This past weekend was the CQ WW SSB contest — one of the big ones. I usually have a vague idea about the approach of a contest and decide whether to take part on Friday of the contest weekend, but I had marked this one on the calendar ahead of time and was prepared. Aside from setting up everything and working a bit of SSB earlier in the week, I spent some time looking at propagation and figuring out where to point the antenna at different times of day to hit both areas with high densities of hams (NA, EU, Japan), but also beam heading that would cover the most DXCC entities, the multiplier for this contest.
I got an email from Albert, 5R8GV, last week alerting me and other hams in the area that Serge, 5R8GX/FR5GX, had put a repeater into operation: 5R8ZZ. The repeater is based at his house and puts out 16 watts (after filters) through a quarter-wave ground plane antenna on his roof. The repeater’s input frequency is 145.150 Mhz and the output frequency is 145.750 Mhz (i.e., set your radio to 145.750, with 600 khz negative offset). No PL tones are used; instead send a brief 1750 Hz tone to open the repeater.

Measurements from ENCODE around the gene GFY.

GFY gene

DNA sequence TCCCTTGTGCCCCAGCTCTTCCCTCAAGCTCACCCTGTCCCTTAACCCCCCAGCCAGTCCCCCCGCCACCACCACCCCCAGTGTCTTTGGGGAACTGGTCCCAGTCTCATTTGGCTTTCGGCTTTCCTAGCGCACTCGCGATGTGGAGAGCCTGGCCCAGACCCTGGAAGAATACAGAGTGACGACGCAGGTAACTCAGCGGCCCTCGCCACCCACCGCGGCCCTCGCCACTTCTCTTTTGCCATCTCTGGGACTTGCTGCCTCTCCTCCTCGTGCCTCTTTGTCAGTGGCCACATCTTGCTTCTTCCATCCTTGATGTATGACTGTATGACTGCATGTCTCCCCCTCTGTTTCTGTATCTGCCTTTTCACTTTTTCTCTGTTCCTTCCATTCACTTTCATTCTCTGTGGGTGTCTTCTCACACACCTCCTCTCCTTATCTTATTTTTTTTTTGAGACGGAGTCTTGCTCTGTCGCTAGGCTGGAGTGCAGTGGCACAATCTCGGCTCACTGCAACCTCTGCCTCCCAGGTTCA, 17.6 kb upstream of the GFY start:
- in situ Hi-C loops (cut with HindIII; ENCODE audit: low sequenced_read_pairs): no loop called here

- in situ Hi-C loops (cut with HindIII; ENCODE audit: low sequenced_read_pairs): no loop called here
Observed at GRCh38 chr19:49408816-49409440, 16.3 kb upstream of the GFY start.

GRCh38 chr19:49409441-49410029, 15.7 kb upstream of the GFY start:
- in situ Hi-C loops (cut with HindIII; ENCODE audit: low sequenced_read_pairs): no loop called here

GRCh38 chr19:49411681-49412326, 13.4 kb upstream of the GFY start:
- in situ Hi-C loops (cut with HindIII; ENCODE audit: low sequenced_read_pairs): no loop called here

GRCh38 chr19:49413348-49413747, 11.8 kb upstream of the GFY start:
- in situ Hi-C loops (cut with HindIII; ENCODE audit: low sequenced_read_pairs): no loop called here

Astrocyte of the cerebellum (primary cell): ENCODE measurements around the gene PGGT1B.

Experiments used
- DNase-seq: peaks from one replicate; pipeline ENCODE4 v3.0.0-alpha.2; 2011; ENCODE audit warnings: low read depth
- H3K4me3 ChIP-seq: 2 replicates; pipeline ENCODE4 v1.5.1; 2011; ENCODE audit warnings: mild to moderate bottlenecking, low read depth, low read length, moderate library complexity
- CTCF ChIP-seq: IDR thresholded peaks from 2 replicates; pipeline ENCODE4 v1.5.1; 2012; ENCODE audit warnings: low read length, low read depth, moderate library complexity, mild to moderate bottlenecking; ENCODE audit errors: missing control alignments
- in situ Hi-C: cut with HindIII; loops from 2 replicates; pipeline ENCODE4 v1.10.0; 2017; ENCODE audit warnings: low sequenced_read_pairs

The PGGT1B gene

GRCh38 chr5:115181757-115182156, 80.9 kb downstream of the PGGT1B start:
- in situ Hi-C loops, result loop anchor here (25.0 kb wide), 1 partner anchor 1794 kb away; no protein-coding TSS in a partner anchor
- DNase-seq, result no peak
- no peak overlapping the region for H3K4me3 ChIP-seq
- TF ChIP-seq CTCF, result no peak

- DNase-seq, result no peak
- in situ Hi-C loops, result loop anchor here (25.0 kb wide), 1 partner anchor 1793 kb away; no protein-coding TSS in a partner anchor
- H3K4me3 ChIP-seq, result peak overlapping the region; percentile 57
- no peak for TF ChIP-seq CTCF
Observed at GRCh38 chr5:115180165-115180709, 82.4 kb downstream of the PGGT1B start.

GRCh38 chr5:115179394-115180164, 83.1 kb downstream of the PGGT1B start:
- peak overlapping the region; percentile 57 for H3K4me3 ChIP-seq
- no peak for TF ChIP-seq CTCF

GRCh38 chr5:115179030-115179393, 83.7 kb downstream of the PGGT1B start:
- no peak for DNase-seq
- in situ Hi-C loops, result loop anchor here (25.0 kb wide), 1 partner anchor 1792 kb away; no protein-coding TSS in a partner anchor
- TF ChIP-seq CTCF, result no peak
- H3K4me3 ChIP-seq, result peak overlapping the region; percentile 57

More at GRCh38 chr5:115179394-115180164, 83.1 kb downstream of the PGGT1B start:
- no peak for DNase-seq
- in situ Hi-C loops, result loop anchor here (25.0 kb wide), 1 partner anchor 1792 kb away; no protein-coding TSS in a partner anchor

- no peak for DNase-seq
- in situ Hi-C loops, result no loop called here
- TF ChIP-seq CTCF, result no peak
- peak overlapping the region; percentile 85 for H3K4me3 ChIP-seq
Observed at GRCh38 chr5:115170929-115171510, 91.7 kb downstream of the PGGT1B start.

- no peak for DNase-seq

For the past couple weeks, we’ve been experiencing load-shedding that starts about an hour after sunset. The capital region of Madagascar does not have enough electrical power production capacity at present to run everything at once, so there is a rotating blackout. Now that I’ve added some UPSes, this has minimal impact on my family because we have a back-up generator that comes online in under a minute — usually. Last week, the generator didn’t start rumbling and we sat in the dark [presumably] looking at each other.